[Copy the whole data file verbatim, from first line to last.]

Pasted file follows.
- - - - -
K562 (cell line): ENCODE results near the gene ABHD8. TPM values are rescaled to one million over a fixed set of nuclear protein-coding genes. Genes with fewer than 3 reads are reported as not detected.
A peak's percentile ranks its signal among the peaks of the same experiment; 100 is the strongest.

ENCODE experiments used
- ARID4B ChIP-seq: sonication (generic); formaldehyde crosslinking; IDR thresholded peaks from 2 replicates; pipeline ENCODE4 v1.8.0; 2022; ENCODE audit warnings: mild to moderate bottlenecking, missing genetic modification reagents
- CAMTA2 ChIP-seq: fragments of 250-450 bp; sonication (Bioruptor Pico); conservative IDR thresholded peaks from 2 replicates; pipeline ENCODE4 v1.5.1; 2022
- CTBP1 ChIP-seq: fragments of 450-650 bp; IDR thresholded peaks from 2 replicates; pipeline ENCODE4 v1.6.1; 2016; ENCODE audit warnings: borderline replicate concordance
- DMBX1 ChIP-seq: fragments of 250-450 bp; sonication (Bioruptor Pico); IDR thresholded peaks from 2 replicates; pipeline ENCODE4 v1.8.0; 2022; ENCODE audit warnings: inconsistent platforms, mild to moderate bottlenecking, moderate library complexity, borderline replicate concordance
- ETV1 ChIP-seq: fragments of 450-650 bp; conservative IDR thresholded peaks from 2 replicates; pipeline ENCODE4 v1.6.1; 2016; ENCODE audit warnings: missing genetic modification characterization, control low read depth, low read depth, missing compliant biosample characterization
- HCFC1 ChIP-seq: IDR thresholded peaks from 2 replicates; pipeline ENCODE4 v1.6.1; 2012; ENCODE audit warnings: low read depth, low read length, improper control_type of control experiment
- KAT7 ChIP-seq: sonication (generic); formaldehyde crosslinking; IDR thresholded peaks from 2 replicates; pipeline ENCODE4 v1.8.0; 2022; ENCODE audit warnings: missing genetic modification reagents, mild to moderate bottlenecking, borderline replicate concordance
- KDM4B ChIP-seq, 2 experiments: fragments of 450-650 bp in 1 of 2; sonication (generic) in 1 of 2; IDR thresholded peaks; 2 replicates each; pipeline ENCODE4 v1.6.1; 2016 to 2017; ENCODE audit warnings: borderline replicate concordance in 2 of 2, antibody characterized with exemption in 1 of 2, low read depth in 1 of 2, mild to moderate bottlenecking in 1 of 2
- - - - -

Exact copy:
K562 (cell line): ENCODE results near the gene ABHD8. TPM values are rescaled to one million over a fixed set of nuclear protein-coding genes. Genes with fewer than 3 reads are reported as not detected.
A peak's percentile ranks its signal among the peaks of the same experiment; 100 is the strongest.

ENCODE experiments used
- ARID4B ChIP-seq: sonication (generic); formaldehyde crosslinking; IDR thresholded peaks from 2 replicates; pipeline ENCODE4 v1.8.0; 2022; ENCODE audit warnings: mild to moderate bottlenecking, missing genetic modification reagents
- CAMTA2 ChIP-seq: fragments of 250-450 bp; sonication (Bioruptor Pico); conservative IDR thresholded peaks from 2 replicates; pipeline ENCODE4 v1.5.1; 2022
- CTBP1 ChIP-seq: fragments of 450-650 bp; IDR thresholded peaks from 2 replicates; pipeline ENCODE4 v1.6.1; 2016; ENCODE audit warnings: borderline replicate concordance
- DMBX1 ChIP-seq: fragments of 250-450 bp; sonication (Bioruptor Pico); IDR thresholded peaks from 2 replicates; pipeline ENCODE4 v1.8.0; 2022; ENCODE audit warnings: inconsistent platforms, mild to moderate bottlenecking, moderate library complexity, borderline replicate concordance
- ETV1 ChIP-seq: fragments of 450-650 bp; conservative IDR thresholded peaks from 2 replicates; pipeline ENCODE4 v1.6.1; 2016; ENCODE audit warnings: missing genetic modification characterization, control low read depth, low read depth, missing compliant biosample characterization
- HCFC1 ChIP-seq: IDR thresholded peaks from 2 replicates; pipeline ENCODE4 v1.6.1; 2012; ENCODE audit warnings: low read depth, low read length, improper control_type of control experiment
- KAT7 ChIP-seq: sonication (generic); formaldehyde crosslinking; IDR thresholded peaks from 2 replicates; pipeline ENCODE4 v1.8.0; 2022; ENCODE audit warnings: missing genetic modification reagents, mild to moderate bottlenecking, borderline replicate concordance
- KDM4B ChIP-seq, 2 experiments: fragments of 450-650 bp in 1 of 2; sonication (generic) in 1 of 2; IDR thresholded peaks; 2 replicates each; pipeline ENCODE4 v1.6.1; 2016 to 2017; ENCODE audit warnings: borderline replicate concordance in 2 of 2, antibody characterized with exemption in 1 of 2, low read depth in 1 of 2, mild to moderate bottlenecking in 1 of 2